Analyzing data on the trafficking-related criminal proceedings conducted by Polish Institute of Justice reveals an unexpected picture of the crime perpetrators. Most of them (60%) has not been recidivists. In 76% of the cases, the court assumed that the perpetuator did not make of the crime a steady souce of income. Only 12% were committed in an organized criminal group. To almost 80% of them, the victims were strangers. In majority of the cases, men were the perpetuators (and 28% women). 56% were Polish citizens. Bulgarians were the second largest group (20%).
Combating the human trafficking requires a smooth cooperation and flow of information between the EU member states and Europol. The countries should also focus on intensifying the control on adults travelling with unrelated children which are a considerable part of the suferers. Monitoring the internet offers and other activities which might be a potential trap is also important. The authorities’ interest should also focus on money flows between the states of origin and destination of the trafficking victims.
Human trafficking and posting of workers
The recent European Commission’s proposal regarding the posting of workers will most likely cause closing many of the legally functioning companies which send their workers abroad. Therefore, it will result in liquidation of thousands of the safe workplaces, altered by the black market. Burning demand for the services offered by posted workers will cause intensification of pathologies on the western countries, including human trafficking. The directive revision’s supporters seem not to forsee such an obvious corelation. The authors do not provide any tools to mitigate the potential effects of the revision regarding the human trafficking.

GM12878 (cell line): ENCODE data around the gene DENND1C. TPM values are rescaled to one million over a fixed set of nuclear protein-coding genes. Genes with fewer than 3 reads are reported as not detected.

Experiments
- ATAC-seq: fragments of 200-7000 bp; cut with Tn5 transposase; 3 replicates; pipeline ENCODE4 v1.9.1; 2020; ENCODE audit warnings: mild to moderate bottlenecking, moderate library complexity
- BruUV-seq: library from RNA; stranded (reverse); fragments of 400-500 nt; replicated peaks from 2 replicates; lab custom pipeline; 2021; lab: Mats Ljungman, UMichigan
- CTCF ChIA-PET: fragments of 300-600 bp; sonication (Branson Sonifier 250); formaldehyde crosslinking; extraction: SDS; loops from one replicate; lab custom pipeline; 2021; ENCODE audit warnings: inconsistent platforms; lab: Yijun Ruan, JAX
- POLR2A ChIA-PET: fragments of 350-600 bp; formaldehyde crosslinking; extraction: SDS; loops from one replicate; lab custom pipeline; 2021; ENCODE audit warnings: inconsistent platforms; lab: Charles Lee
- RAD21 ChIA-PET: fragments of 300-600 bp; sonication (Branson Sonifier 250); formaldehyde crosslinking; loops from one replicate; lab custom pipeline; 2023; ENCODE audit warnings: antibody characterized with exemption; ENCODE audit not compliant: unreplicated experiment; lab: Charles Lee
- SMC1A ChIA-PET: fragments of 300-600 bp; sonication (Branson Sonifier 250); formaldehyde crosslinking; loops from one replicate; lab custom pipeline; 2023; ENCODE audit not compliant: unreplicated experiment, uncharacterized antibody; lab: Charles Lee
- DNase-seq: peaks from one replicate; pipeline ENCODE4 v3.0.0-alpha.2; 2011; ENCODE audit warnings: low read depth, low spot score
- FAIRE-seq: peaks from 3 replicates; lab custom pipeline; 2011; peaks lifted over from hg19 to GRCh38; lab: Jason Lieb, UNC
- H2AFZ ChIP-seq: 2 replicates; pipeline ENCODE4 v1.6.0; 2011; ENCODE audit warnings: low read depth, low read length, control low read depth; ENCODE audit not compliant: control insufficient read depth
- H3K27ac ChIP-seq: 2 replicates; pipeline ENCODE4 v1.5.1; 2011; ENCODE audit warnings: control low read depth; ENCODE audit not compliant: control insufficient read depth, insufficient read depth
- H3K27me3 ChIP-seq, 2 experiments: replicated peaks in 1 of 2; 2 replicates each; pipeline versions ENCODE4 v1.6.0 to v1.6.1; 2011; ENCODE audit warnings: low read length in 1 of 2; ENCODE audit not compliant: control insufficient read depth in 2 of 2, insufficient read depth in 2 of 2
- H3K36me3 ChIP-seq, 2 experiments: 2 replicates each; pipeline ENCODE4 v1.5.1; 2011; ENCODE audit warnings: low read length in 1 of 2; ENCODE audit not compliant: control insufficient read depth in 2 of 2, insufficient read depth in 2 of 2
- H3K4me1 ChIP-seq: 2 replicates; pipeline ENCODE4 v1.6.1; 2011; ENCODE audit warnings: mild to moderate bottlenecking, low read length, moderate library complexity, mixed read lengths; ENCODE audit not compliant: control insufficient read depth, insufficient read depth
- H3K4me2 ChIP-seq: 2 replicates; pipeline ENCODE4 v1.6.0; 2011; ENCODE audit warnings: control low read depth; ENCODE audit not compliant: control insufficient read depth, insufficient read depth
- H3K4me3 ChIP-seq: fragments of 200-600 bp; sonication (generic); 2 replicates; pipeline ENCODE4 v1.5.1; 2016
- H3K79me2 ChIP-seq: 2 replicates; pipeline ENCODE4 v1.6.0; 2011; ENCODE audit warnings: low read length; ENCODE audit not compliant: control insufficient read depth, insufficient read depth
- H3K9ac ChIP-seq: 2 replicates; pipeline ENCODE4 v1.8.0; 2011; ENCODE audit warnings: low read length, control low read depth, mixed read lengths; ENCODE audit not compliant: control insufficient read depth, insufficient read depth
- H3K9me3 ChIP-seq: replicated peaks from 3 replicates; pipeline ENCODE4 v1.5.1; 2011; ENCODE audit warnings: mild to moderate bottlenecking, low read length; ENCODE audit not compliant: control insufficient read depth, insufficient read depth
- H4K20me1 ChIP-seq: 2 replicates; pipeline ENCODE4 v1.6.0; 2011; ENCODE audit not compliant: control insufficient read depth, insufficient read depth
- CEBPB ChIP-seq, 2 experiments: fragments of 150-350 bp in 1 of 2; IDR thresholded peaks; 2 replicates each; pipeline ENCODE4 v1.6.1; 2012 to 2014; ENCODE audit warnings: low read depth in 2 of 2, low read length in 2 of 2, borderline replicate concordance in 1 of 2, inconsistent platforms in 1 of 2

LMI fights with human trafficking
Association actively participates in combating human trafficking and modern slavery. Awarness about the issue in Poland is low, thus LMI provides education in that scope. We recommend the guidebook “Safe work abroad”, which contains instructions regarding the basic rules of taking up a safe job abroad. You can download it for free here.